This tradition is something her soccer team has continued all these Friday’s later. It’s where we continue to meet with families who no longer play on her soccer team and get to know new families who join each year.
This past weekend was no exception.
Because I’m a teacher, as are several other parents, the conversation often turns to education. This weekend turned to teacher salary and the raises districts all over Orange County are negotiating for teachers this year.
From our hour-long conversation, one comment from a parent stuck with me. He was arguing the merits of teacher raises and amid his many cogent arguments mentioned, “We need to pay well so we can get good teachers.”
This idea has been percolating now for a few days. It’s a ubiquitous line bantered about any time teacher salary is discussed. I began to wonder this weekend -- what do we mean by “good” and is this argument true?
Let’s start with “good.” What do we mean by a “good” teacher? Sure, teachers have a set of teaching standards by which they are evaluated, the CSTP (California Standards for the Teaching Profession). But how do these standards translate to the day-in and day-out in the classroom?
In addition to the standards, I might argue a “good” teacher must, first-and-foremost, love kids. More money doesn’t change this. I might also add a “good” teacher must love their content. More money doesn’t change this, either. From an administrative perspective, a “good” teacher might mean the teacher is coachable. Does more money change or influence this? I think not.
I challenge you to think about what you think makes for a “good” teacher and ask yourself if more money changes any of those key traits.
During this Friday night’s discussion, we tried to equate teaching and teacher salaries to what I call the “real world.” It felt like an exercise in futility. Industry is driven by results -- you perform, get performance reviews, and earn performance increases, or you get fired. Unfortunately, education isn’t driven by results; both “good” and bad teachers are contractually paid the same. Should ALL teachers be rewarded with an 8 or 10 percent pay increase this year -- just because?
Let’s go back to my friend’s claim that “We need to pay well so we can get good teachers.” I’m going to disagree. Don’t get me wrong. I’m a teacher and would love a big raise, but I think his claim is a fallacy.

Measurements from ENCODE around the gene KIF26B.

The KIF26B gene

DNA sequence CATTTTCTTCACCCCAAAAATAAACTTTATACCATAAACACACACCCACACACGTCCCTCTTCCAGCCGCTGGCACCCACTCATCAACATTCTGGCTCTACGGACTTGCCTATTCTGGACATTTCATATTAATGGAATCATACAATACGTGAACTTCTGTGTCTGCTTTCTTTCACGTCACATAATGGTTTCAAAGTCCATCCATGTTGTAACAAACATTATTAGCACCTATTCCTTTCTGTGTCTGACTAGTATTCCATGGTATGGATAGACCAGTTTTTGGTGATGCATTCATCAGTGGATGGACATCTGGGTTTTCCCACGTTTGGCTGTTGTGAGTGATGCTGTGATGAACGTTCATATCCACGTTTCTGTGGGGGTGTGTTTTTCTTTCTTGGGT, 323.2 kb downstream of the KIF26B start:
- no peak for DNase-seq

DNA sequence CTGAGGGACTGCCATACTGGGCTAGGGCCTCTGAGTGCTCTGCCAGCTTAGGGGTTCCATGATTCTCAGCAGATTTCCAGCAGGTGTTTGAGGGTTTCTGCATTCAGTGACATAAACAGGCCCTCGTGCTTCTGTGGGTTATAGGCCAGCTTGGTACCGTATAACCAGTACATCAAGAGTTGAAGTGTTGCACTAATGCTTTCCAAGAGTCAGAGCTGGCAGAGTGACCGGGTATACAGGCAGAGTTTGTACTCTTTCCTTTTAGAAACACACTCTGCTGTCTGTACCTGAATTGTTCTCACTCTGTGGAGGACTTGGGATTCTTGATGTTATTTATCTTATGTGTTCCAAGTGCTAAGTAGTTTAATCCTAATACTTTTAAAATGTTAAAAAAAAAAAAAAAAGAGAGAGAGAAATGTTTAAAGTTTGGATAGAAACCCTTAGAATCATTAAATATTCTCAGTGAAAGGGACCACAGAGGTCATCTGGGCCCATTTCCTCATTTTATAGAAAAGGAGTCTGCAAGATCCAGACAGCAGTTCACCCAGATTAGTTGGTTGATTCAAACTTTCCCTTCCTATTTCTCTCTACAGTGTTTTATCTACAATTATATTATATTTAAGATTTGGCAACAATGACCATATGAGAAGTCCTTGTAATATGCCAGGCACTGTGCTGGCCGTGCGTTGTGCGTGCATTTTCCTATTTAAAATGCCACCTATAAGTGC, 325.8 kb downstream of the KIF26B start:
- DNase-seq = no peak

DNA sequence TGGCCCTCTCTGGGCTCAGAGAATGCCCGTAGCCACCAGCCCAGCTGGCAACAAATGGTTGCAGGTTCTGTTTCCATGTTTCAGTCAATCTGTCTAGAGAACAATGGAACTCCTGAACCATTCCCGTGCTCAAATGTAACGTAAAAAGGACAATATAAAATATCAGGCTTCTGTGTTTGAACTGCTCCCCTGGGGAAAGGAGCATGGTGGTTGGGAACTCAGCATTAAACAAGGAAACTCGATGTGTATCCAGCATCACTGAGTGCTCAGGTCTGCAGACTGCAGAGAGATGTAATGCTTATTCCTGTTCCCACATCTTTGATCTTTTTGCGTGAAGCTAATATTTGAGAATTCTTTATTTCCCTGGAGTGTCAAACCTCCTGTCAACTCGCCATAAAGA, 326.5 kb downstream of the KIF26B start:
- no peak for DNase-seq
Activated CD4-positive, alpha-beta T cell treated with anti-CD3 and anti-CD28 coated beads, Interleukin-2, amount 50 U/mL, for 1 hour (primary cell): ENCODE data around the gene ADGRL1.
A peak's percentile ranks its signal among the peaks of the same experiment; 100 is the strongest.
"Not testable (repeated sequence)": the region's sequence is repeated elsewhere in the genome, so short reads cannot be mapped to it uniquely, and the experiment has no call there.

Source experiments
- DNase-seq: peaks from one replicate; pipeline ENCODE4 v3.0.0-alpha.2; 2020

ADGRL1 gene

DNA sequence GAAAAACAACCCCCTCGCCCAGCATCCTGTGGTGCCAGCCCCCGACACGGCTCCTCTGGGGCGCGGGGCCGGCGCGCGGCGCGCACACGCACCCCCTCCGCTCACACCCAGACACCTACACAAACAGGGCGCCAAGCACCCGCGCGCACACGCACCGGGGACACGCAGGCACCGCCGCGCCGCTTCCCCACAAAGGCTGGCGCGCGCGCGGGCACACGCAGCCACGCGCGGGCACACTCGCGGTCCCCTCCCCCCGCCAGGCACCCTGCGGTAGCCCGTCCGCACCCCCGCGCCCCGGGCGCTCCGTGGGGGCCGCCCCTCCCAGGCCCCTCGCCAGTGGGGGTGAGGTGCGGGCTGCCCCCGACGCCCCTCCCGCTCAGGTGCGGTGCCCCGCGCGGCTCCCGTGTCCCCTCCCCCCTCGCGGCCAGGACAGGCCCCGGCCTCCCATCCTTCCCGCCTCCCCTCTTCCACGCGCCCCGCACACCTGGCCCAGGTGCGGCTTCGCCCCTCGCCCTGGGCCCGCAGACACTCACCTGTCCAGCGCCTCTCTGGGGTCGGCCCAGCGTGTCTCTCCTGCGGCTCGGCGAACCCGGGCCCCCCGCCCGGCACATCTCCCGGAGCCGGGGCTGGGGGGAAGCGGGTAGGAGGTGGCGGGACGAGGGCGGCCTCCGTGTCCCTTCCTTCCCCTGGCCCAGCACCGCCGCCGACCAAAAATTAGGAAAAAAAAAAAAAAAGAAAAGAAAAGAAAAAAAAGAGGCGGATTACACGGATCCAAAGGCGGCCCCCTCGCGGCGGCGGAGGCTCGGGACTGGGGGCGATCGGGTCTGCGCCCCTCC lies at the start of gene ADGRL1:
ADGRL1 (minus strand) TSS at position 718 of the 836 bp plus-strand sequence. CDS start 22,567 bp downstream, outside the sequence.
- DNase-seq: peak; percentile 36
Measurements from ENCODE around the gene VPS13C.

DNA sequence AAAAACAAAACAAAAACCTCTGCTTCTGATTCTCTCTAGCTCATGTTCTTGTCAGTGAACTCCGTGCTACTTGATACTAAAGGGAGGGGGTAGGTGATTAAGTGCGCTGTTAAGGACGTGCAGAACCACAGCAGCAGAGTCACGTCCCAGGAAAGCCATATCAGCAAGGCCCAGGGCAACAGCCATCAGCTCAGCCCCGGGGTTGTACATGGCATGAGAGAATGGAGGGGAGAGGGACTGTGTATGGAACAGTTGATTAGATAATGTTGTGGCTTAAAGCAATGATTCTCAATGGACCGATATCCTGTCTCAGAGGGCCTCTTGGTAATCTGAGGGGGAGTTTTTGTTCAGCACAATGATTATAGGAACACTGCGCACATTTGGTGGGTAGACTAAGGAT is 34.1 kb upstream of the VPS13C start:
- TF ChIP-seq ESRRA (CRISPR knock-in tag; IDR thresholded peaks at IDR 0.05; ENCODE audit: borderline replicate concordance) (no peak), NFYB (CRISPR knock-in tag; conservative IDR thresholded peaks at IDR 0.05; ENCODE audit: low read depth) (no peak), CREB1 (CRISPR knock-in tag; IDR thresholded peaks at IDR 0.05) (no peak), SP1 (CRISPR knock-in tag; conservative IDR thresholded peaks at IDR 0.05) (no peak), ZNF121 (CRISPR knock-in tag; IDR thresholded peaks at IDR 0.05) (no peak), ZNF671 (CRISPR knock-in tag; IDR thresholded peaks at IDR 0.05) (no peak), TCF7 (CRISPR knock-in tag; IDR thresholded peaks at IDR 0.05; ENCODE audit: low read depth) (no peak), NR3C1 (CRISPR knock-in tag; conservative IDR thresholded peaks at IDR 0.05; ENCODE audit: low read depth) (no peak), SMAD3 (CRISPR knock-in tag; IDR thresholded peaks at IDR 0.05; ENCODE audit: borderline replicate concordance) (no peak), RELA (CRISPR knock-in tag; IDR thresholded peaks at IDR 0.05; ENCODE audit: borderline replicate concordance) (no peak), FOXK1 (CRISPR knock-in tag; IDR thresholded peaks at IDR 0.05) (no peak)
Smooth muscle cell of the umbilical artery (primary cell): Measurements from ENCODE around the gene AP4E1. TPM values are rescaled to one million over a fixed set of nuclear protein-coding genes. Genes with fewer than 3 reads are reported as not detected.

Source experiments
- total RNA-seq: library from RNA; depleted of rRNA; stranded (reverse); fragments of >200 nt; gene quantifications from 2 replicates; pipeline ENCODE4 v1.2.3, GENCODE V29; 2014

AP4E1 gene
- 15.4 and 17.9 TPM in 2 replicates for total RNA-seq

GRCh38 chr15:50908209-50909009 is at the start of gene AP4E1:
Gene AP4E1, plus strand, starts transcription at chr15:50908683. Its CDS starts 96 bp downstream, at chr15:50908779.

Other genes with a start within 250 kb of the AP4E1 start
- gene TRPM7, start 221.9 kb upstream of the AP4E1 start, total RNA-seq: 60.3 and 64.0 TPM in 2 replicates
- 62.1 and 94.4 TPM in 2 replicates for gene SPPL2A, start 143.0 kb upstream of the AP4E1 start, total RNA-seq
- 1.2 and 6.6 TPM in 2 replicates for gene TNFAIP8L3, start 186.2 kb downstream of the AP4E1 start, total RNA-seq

I argue that teachers teach because they are called to it. Most teachers are teachers because it’s their passion, because to become a teacher isn’t easy. It’s not a profession that you can just fall into. To earn a credential requires lots of jumping through hoops; it’s an intentional decision. And we don’t have a teacher shortage in California, so many young people are already deciding to teach. Why is this? Could it be that teaching offers something no other career can? Something more than money can buy? How about benefits. Job security. Holiday breaks. Step raises year-over-year regardless performance. Stipends for work above and beyond the contract day. A quality of life that contractually requires a teacher to work only 185 out of 365 days of every year.
Again, don’t get me wrong. I love teachers, and a “good” one can inspire kids to greatness. But I’m not sure pay is the answer to ensuring our kids get one of the “good” ones.
What I wish is that more parents demanded results. What I wish is that more parents spoke up about teachers who cause detriment to our kids. What I wish is that more parents got involved in more ways than just writing more checks.
What I wish is that some of that money going to raises was spent on kids, because, let’s not forget, that’s the business we’re in.
I don’t claim to know or have a silver bullet for “good” teaching, but I do know that money isn’t the answer.